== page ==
The Mets used the long ball to beat the Reds 9-2 on this date in 2006, increasing their lead over the second place Phillies to 9.5 games. Xavier Nady homered twice, and Carlos Delgado and Steve Trachsel (!) hit one each to account for six of the Mets' runs. Paul Lo Duca drove in the other three with a pair of doubles.
It wasn't quite the laugher the final score would imply, however. In the bottom of the seventh, with New York ahead 4-1, Cincinnati loaded the bases with nobody out. Manager Willie Randolph called on set-up man Duaner Sanchez for the 33rd time in 70 games. Sanchez notched his 12th hold, limiting the damage to one run on Javier Valentin's sac fly before inducing Rich Aurilia to bang into an inning-ending, rally-killing, 5-4-3 double play.
The game was an example of how well equipped this team was and why they ran away with the division so handily. In hindsight, it was also a reminder of what might have been. In Miami in late July, Sanchez separated his pitching shoulder in a taxi accident and would be lost for the rest of the year. Seeking to fill the void in the bullpen, Omar Minaya sacrificed Nady to acquire veteran reliever Roberto Hernandez and struggling starter Oliver Perez from the Pirates.
Meanwhile, Trachsel, one year removed from back surgery that had sidelined him for most of the 2005, was wearing down. Despite an ERA just under 5.00, his yeoman-like work earned him a club-best 15 wins — the last being the division clincher — but had nothing left in the tank for the postseason. Fellow starters Pedro Martinez and Orlando Hernandez were hurt and would miss the playoffs. Perez and John Maine took up slack in the rotation admirably, but the absence of Nady and Sanchez compromised the offense and bullpen, respectively, as the Mets missed getting into the World Series by one game...one well-placed hit...one more scoreless inning of relief.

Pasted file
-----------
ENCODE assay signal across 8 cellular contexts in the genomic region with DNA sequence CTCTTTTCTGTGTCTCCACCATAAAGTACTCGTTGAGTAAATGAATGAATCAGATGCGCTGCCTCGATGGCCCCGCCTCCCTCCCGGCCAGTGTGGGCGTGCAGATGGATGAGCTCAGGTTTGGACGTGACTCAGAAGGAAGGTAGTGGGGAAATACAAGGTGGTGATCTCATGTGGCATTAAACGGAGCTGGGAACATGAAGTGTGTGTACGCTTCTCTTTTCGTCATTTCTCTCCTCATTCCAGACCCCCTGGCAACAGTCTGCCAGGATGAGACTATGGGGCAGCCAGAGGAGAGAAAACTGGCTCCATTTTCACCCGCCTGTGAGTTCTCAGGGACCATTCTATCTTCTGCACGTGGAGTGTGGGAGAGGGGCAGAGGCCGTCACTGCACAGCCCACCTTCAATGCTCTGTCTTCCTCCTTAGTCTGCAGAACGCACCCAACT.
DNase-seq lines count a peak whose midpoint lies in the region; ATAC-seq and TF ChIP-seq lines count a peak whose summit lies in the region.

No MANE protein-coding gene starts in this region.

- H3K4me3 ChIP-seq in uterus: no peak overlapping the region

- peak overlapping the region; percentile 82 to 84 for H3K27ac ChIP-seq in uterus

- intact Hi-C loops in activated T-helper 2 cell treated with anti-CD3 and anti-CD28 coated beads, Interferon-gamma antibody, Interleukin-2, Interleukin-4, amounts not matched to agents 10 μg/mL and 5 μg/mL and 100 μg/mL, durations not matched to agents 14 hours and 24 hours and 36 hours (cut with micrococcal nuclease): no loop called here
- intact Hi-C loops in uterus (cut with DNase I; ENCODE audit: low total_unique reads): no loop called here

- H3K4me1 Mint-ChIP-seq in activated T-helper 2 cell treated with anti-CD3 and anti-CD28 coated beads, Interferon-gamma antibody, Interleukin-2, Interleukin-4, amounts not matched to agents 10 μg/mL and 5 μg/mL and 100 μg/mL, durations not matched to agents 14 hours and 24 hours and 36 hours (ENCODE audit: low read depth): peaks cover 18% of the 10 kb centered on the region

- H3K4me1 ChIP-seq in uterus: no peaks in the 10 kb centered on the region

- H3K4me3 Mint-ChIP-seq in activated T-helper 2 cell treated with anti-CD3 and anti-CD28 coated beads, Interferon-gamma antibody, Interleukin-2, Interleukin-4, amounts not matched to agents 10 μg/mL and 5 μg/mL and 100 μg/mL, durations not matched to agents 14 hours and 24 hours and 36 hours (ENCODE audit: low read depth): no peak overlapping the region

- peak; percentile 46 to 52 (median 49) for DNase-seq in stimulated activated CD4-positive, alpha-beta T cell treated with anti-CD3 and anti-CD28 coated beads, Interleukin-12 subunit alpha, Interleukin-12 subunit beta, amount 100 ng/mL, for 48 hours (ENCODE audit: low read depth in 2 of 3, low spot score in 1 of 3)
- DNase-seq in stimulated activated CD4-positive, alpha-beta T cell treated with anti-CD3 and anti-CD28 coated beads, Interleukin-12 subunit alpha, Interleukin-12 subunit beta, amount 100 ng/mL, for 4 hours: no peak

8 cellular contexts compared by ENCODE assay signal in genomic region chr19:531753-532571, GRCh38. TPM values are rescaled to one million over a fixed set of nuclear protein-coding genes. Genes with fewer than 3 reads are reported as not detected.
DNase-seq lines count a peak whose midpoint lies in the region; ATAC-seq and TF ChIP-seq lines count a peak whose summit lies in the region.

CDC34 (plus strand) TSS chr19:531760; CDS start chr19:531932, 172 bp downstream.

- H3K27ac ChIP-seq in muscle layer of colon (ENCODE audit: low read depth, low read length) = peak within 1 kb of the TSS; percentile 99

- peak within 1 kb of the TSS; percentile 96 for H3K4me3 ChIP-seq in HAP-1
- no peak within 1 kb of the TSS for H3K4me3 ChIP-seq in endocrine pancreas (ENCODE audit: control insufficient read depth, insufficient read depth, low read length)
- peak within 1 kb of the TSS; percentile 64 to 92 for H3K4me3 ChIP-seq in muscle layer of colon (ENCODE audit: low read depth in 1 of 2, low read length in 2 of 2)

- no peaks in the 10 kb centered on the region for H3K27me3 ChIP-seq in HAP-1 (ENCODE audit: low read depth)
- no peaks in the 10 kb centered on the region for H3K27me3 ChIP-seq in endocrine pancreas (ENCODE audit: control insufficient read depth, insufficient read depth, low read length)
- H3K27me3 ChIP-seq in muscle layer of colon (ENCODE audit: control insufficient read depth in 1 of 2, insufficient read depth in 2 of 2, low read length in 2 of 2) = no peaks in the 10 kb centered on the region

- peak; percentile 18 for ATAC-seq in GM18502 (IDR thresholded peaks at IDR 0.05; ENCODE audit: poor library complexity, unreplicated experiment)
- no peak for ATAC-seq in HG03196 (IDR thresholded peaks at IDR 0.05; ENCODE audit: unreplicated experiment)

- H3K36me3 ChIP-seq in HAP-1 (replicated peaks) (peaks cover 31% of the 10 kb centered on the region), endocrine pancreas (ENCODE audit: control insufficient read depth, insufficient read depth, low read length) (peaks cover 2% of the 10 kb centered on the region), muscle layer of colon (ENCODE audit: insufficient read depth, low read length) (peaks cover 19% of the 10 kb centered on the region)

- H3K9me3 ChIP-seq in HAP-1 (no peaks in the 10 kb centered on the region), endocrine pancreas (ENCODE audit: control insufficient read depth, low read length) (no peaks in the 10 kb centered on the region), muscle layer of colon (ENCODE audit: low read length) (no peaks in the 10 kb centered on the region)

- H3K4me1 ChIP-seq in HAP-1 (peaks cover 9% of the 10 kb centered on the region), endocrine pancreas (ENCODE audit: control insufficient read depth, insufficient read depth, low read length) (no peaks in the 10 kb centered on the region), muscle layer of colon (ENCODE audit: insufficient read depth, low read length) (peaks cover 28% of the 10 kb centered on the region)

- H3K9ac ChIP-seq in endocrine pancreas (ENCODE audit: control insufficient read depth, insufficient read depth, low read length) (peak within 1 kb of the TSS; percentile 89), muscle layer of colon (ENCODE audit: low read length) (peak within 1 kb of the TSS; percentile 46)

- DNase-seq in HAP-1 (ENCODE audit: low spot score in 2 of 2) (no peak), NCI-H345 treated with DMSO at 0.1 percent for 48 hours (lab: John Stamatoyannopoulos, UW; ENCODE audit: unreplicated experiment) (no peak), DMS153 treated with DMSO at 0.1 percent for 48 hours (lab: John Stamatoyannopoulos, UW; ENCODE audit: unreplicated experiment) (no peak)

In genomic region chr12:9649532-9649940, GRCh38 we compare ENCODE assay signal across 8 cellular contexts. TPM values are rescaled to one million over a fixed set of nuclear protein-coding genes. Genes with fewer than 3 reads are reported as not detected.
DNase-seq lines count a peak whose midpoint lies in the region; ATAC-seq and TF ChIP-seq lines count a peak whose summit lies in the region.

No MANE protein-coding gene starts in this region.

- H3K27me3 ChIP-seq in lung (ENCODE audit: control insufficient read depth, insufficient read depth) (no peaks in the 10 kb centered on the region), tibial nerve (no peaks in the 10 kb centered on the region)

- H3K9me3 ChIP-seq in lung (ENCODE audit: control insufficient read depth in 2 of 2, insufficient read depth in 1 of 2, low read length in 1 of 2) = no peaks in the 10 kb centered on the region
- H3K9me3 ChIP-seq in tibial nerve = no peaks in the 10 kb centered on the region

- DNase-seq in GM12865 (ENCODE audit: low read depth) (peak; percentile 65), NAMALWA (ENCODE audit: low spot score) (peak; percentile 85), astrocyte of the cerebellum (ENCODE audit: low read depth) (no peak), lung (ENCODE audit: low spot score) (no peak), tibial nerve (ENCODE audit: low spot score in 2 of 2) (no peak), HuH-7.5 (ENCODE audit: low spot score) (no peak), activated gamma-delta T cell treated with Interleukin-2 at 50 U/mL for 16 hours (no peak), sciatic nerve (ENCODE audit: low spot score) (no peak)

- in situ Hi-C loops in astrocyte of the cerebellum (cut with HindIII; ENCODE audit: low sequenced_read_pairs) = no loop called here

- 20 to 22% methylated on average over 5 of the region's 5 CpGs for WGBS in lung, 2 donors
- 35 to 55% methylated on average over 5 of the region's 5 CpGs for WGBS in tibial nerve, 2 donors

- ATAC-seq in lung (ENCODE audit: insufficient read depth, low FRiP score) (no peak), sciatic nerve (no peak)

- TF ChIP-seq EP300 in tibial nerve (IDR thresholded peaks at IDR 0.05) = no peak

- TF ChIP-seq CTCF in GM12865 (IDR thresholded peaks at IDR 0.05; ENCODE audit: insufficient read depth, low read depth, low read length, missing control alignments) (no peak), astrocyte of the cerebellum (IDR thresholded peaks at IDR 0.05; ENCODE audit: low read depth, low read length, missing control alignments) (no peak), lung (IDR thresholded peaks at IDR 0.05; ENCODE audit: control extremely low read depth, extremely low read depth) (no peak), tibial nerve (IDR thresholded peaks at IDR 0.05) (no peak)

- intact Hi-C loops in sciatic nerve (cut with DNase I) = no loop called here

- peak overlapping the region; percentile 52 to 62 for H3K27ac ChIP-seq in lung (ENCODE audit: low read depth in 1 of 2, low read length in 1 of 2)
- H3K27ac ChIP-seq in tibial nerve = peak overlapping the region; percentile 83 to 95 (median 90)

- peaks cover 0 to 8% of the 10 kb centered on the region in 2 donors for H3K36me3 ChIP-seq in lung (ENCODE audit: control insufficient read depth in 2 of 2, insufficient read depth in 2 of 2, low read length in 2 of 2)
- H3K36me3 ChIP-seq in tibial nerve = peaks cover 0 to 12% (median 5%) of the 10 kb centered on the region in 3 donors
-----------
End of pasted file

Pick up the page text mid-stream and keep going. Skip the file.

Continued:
But on June 20, 2006, it was nothing but blue skies, into which the Mets launched four home runs.
No bona fide Mets players were born on this date, but Met-for-a-minute Dickie Thon is turning 55 today. In December 1979, infielder Thon and first baseman Willie Mays Aikens were traded by the Angels to the Mets for Craig Swan. It was a done deal. However, with the Mets up for sale, principal owner Lorinda de Roulet pulled it off the table, reasoning that the new owners should determine the makeup of the team they were going to inherit. Thon would have been an upgrade over Rafael Santana at shortstop, but the presence of slugger Aikens may have precluded the Mets from trading for Keith Hernandez in 1983. Sometimes the best trades are the ones you don't make.
Amazin'-ly Tenuous Connection
On Sunday, June 20, 1948, the variety series "Toast of the Town" debuted on CBS-TV. It was soon renamed "The Ed Sullivan Show" after its host. On October 16, 1969, Sullivan's guests included virtually the entire squad of baseball's newly minted World Champions, the Miracle Mets. The team sang a credible rendition of "You Gotta Have Heart" from, somewhat ironically, "Damn Yankees."